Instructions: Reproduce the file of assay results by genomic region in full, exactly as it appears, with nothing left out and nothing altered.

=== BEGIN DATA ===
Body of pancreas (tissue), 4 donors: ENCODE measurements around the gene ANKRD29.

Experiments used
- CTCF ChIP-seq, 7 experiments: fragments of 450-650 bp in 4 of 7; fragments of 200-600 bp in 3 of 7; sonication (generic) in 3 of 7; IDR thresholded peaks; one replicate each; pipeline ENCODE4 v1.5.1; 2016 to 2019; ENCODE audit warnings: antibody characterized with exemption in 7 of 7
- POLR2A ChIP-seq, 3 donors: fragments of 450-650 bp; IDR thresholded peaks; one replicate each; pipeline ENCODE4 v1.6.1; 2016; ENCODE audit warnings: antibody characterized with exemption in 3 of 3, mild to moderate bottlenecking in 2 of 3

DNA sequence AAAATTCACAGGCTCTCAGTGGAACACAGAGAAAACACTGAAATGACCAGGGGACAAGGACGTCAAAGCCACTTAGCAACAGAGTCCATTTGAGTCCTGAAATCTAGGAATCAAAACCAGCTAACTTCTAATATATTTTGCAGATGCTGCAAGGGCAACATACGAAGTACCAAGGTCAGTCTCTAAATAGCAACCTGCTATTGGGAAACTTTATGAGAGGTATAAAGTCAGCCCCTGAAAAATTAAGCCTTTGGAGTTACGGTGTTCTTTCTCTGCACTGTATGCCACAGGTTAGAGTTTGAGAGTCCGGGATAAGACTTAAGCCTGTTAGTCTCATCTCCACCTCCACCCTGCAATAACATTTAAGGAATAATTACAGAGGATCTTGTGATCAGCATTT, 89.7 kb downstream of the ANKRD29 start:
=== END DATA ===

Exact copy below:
Body of pancreas (tissue), 4 donors: ENCODE measurements around the gene ANKRD29.

Experiments used
- CTCF ChIP-seq, 7 experiments: fragments of 450-650 bp in 4 of 7; fragments of 200-600 bp in 3 of 7; sonication (generic) in 3 of 7; IDR thresholded peaks; one replicate each; pipeline ENCODE4 v1.5.1; 2016 to 2019; ENCODE audit warnings: antibody characterized with exemption in 7 of 7
- POLR2A ChIP-seq, 3 donors: fragments of 450-650 bp; IDR thresholded peaks; one replicate each; pipeline ENCODE4 v1.6.1; 2016; ENCODE audit warnings: antibody characterized with exemption in 3 of 3, mild to moderate bottlenecking in 2 of 3

DNA sequence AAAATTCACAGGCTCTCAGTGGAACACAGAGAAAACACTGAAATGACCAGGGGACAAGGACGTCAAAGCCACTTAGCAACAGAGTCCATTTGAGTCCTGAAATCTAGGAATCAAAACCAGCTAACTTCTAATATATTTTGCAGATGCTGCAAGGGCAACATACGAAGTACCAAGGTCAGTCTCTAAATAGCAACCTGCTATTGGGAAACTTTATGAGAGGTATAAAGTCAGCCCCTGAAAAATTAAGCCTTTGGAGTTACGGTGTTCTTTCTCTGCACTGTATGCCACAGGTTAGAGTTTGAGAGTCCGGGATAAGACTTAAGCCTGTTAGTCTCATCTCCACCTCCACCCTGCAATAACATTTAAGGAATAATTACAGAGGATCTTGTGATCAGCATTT, 89.7 kb downstream of the ANKRD29 start: